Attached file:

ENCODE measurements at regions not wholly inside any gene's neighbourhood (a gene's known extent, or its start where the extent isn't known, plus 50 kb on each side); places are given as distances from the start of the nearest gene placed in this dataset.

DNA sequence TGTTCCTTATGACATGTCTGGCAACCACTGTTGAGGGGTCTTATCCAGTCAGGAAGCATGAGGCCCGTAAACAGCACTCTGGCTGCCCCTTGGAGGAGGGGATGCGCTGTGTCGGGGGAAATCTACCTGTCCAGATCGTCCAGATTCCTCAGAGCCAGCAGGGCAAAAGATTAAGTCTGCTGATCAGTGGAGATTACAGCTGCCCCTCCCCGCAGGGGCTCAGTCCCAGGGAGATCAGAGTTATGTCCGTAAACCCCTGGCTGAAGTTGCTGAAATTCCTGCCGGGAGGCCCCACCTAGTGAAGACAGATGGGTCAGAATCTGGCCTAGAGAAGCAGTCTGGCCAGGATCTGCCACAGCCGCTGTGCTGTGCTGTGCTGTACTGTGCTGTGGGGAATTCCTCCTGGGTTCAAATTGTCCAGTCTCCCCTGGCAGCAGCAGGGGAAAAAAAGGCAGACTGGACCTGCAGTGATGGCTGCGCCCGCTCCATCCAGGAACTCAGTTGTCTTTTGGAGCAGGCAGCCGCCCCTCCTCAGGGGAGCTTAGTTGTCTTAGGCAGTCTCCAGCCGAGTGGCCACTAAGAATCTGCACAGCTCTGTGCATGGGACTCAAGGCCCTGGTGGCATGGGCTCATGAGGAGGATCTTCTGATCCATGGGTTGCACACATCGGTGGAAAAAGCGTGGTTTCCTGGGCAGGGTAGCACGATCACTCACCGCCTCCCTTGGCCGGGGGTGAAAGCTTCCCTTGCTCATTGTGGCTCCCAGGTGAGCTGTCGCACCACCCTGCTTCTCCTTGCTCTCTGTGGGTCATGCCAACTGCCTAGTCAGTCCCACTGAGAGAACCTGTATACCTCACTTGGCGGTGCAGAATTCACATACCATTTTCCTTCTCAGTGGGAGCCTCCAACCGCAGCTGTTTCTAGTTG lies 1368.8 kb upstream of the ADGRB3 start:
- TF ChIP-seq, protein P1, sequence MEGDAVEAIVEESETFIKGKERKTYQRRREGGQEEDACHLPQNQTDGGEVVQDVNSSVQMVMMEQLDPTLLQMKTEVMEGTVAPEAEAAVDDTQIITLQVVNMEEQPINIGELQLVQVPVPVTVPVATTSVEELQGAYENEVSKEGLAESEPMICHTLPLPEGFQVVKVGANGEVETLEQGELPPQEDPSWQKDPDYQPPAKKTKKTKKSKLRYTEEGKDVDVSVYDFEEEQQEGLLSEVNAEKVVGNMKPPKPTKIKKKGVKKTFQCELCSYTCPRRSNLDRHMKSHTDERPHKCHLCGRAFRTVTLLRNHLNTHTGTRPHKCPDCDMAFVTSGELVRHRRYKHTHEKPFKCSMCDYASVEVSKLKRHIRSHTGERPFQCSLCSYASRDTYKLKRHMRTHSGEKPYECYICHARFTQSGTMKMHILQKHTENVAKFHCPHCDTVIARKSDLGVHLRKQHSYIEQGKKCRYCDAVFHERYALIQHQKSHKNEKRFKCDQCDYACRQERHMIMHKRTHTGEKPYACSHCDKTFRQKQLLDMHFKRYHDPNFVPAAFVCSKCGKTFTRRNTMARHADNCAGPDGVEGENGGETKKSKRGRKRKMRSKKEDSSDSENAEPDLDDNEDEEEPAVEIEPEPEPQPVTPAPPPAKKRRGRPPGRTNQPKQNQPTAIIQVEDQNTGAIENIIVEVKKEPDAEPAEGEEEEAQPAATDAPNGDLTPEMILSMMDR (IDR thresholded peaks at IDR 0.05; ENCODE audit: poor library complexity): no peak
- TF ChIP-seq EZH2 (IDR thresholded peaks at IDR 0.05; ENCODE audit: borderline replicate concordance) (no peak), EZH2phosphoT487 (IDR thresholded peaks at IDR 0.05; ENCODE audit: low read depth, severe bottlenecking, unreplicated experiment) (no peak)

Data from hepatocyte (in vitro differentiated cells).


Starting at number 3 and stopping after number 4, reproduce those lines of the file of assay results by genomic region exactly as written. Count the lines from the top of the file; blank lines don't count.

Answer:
- TF ChIP-seq, protein P1, sequence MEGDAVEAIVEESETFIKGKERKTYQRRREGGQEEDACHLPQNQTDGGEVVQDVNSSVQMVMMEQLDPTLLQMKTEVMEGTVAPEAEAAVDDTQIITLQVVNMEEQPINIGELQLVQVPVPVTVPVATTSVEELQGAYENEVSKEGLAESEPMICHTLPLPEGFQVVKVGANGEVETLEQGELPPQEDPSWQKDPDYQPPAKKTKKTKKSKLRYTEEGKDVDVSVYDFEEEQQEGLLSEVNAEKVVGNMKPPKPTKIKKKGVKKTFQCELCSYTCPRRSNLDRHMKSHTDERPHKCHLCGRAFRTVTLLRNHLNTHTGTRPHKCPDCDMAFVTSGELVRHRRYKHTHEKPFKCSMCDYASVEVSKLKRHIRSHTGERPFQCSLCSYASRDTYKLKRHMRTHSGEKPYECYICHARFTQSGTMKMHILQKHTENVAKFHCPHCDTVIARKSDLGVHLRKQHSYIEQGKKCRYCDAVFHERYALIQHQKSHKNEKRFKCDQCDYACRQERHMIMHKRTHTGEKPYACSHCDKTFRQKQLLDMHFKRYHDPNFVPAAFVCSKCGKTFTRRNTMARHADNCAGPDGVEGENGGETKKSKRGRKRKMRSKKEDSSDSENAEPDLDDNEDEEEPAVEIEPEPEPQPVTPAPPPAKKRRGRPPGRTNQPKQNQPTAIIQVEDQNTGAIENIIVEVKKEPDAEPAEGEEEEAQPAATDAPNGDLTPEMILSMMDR (IDR thresholded peaks at IDR 0.05; ENCODE audit: poor library complexity): no peak
- TF ChIP-seq EZH2 (IDR thresholded peaks at IDR 0.05; ENCODE audit: borderline replicate concordance) (no peak), EZH2phosphoT487 (IDR thresholded peaks at IDR 0.05; ENCODE audit: low read depth, severe bottlenecking, unreplicated experiment) (no peak)